The Amazon Kindle DX is the Deluxe version of the Kindle
Amazon is one of the best makers of e-book readers in the world; the Kindle DX is one of them.
It’s not surprising to find its Kindle editions being pitted against one another—Kindle DX versus Kindle 2 or 3, for example.
Though all the versions are superbly good, mobile, and comfortable to use, a great number of buyers actually prefer the DX version than the regular Kindle, which is available with Wi-Fi or Wi-Fi + 3G.
Where They Are Similar?
One of the biggest similarities between Kindle DX and the typical Kindle is the use of E ink®.E ink® technology attempts to imitate the look and feel of a regular newspaper or book. In the process, the text appears more vividly, the words and images are easier to view, and it minimizes glare or eye strain when reading. In fact, a Kindle screen is so much better than that of a LCD monitor or even the best tablet PC in the market at least for reading.
They are also considerably lightweight, though Kindle DX is heavier at 18.9 ounces (536g). The regular Kindle is no more than 10 ounces (283g). Thus, they have earned the informal title of “perfect traveling buddy.” The latter can be easily tucked inside small bags or carry-on luggage.
Both models permit users to connect to the Internet. After all, this is how they download e-books. And even if DX doesn’t have Wi-Fi connectivity, it possesses 3G. Simply put, as long as there’s a mobile phone signal, users have a higher chance of browsing the Internet. Moreover, Amazon offers faster-than-lightning download speed. Within 60 seconds, you’ll already have the title you prefer.
Kindle DX and typical Kindles can store thousands of books, which users can read not just for days but for weeks. Kindle DX’s battery lasts for a full week if wireless is on and close to a month if it’s off. On other hand, typical Kindle’s is good for one month at wireless off or 10 days with wireless on.
Amazon has also made Kindle available all over the world. Kindle DX, for example, is available in around 100 countries.
For easier search and browsing, all Kindle editions are sold with a fully functional and responsive QWERTY keyboard. They differ, however, in terms of keypad sizes, that of the Kindle DX being smaller.
At first glance, Kindles are expensive, especially DX, which is sold at whopping $379. In the long run, however, they allow users to save on eBooks since actual prints especially hard covers are more expensive. Moreover, Amazon already has thousands of titles to choose from, a number of which are free to download or have free chapters for you to enjoy. They also have text-to-speech feature, just in case you don’t want to read but listen to the words.
How Does the Kindle DX Stand Out?
If you’re going to spend close to $400 for a DX, then you want to make sure you’re getting your money’s worth, and the good news is you do.
First off, DX already has a native PDF reader. The regular Kindle makes use of a less-than-reliable converter, which takes a lot of time and is tedious. With DX, you can skip the process as it reads PDF files right away. Moreover, it reads close to 90 percent of PDF files (it doesn’t seem to work well with those that have notes or annotations). DX has the capability to let you zoom in documents up to 300 percent to easily spot or read very small details. Whispernet also permits you to send documents straight to your Kindle. DX, moreover, lets you read Office documents by converting them to PDF via Amazon or own your own.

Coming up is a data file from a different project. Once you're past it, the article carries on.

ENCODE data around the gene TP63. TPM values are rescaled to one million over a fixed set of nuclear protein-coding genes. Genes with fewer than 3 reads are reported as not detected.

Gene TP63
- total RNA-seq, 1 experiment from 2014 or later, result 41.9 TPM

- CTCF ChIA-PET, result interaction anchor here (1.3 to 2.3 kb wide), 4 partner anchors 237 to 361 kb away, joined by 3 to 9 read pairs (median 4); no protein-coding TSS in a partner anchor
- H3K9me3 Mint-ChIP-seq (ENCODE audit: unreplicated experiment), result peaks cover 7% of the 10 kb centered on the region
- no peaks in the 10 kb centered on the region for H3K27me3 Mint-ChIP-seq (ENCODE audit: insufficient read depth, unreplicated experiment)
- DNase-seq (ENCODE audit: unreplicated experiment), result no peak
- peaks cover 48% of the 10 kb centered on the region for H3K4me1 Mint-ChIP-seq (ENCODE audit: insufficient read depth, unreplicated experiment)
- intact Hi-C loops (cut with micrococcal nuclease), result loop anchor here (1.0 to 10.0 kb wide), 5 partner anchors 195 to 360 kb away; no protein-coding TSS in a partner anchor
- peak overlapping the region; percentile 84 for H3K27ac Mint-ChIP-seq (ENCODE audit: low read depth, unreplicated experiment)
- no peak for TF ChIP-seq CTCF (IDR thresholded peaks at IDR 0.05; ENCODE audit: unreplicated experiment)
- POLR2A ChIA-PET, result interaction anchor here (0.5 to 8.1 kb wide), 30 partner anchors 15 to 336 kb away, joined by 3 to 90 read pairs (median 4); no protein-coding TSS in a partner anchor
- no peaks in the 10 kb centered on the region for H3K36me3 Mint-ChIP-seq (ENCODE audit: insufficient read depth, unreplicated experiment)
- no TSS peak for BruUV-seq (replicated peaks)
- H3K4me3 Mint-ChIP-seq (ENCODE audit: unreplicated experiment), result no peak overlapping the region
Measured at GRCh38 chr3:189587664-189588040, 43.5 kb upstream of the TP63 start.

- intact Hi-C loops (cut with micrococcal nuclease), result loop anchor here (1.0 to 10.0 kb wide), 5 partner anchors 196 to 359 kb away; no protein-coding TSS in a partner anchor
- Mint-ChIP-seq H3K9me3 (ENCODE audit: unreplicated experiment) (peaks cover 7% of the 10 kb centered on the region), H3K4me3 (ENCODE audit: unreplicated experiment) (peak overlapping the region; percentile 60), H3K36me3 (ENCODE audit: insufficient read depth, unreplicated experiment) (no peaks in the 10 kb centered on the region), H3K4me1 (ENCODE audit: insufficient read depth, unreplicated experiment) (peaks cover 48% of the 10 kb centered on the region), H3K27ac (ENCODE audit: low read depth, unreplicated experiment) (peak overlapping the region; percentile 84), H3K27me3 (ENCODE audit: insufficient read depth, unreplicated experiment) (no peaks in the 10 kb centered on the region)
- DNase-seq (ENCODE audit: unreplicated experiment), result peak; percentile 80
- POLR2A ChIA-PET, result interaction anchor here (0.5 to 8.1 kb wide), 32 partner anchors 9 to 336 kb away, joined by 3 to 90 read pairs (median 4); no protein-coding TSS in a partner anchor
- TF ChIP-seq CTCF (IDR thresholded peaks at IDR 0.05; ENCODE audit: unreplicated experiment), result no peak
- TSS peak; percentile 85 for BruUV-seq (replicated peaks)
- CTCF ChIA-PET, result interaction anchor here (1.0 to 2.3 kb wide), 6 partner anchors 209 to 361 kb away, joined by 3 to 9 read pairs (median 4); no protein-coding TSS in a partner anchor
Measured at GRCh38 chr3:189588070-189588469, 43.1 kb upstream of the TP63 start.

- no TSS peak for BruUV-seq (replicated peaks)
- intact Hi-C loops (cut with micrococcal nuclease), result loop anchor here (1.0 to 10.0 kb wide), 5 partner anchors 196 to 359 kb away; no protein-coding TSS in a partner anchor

Perhaps the biggest—and the most conspicuous difference—lies in the size. DX boasts of 9.7 inches of screen diagonally. That’s 3 times the size of the regular Kindle. This is greatly advantageous since you can spend less time scrolling the pages. The screen also makes DX completely advisable for regular readers of newspapers, magazines, and journals. This is basically one of the reasons why it’s been utilized by a number of educational institutions, such as the Kindle DX Pilot Project at University of Washington . And despite the size, it still remains incredibly thin.
DX is also equipped with an accelerometer. The device allows you to change orientation from landscape to portrait and vice versa very quickly. It also provides great views of graphs, images, and tables. Further, it renders very rich website images, though the device doesn’t support Flash or videos. It doesn’t have Wi-Fi, yes, but it has 3G, and it’s available to users completely for free. The best part, you can download books in over 100 countries. It also stands to Amazon’s commitment, which is to let you download your well-loved titles in a minute.
The keyboards in Kindles are not the best, but the one DX possesses is somewhat better than the regular Kindle. You’re less prone to accidentally pressing keys as the pads are smaller. You also need to press Shift before you can activate the numbers. (Keyboards, however, are the least of your worries since you spend most of your time reading.)
It’s not unusual to wish that Kindle works like an iPhone, which has a multi-touch screen. Or perhaps like a tablet PC that allows you to download a lot of apps. But Kindles, especially Kindle DX, are neither one of them. Instead, they focus on what they do really best: pleasurable and enriched reading experience.